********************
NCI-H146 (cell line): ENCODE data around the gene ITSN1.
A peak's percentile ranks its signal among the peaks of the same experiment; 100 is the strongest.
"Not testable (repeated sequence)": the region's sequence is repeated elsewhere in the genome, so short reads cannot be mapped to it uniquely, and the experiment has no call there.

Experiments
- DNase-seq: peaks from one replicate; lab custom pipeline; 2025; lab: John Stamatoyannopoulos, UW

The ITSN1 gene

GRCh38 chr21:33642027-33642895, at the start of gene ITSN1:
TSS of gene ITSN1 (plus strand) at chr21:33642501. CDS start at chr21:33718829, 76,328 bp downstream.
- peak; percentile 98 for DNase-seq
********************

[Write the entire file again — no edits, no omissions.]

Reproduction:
NCI-H146 (cell line): ENCODE data around the gene ITSN1.
A peak's percentile ranks its signal among the peaks of the same experiment; 100 is the strongest.
"Not testable (repeated sequence)": the region's sequence is repeated elsewhere in the genome, so short reads cannot be mapped to it uniquely, and the experiment has no call there.

Experiments
- DNase-seq: peaks from one replicate; lab custom pipeline; 2025; lab: John Stamatoyannopoulos, UW

The ITSN1 gene

GRCh38 chr21:33642027-33642895, at the start of gene ITSN1:
TSS of gene ITSN1 (plus strand) at chr21:33642501. CDS start at chr21:33718829, 76,328 bp downstream.
- peak; percentile 98 for DNase-seq